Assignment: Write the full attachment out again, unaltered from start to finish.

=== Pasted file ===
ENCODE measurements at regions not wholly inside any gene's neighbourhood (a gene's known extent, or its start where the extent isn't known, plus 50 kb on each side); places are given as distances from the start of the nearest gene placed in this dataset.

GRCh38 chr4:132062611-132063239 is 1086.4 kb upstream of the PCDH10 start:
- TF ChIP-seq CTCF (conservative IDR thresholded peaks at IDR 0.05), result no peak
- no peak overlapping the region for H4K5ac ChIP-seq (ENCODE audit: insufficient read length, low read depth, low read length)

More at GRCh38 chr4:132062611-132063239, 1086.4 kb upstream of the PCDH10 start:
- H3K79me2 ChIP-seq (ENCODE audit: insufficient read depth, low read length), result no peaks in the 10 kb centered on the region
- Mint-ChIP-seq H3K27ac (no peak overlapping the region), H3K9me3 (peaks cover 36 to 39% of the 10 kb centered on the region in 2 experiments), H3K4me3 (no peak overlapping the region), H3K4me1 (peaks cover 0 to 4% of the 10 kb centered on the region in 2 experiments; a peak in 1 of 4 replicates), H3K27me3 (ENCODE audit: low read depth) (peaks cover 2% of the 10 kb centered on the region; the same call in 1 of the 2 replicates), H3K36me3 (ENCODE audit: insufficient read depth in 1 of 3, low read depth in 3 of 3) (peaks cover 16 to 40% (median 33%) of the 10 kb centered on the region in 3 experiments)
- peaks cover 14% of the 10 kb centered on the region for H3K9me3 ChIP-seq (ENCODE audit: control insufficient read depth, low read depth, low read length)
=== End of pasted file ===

ENCODE measurements at regions not wholly inside any gene's neighbourhood (a gene's known extent, or its start where the extent isn't known, plus 50 kb on each side); places are given as distances from the start of the nearest gene placed in this dataset.

GRCh38 chr4:132062611-132063239 is 1086.4 kb upstream of the PCDH10 start:
- TF ChIP-seq CTCF (conservative IDR thresholded peaks at IDR 0.05), result no peak
- no peak overlapping the region for H4K5ac ChIP-seq (ENCODE audit: insufficient read length, low read depth, low read length)

More at GRCh38 chr4:132062611-132063239, 1086.4 kb upstream of the PCDH10 start:
- H3K79me2 ChIP-seq (ENCODE audit: insufficient read depth, low read length), result no peaks in the 10 kb centered on the region
- Mint-ChIP-seq H3K27ac (no peak overlapping the region), H3K9me3 (peaks cover 36 to 39% of the 10 kb centered on the region in 2 experiments), H3K4me3 (no peak overlapping the region), H3K4me1 (peaks cover 0 to 4% of the 10 kb centered on the region in 2 experiments; a peak in 1 of 4 replicates), H3K27me3 (ENCODE audit: low read depth) (peaks cover 2% of the 10 kb centered on the region; the same call in 1 of the 2 replicates), H3K36me3 (ENCODE audit: insufficient read depth in 1 of 3, low read depth in 3 of 3) (peaks cover 16 to 40% (median 33%) of the 10 kb centered on the region in 3 experiments)
- peaks cover 14% of the 10 kb centered on the region for H3K9me3 ChIP-seq (ENCODE audit: control insufficient read depth, low read depth, low read length)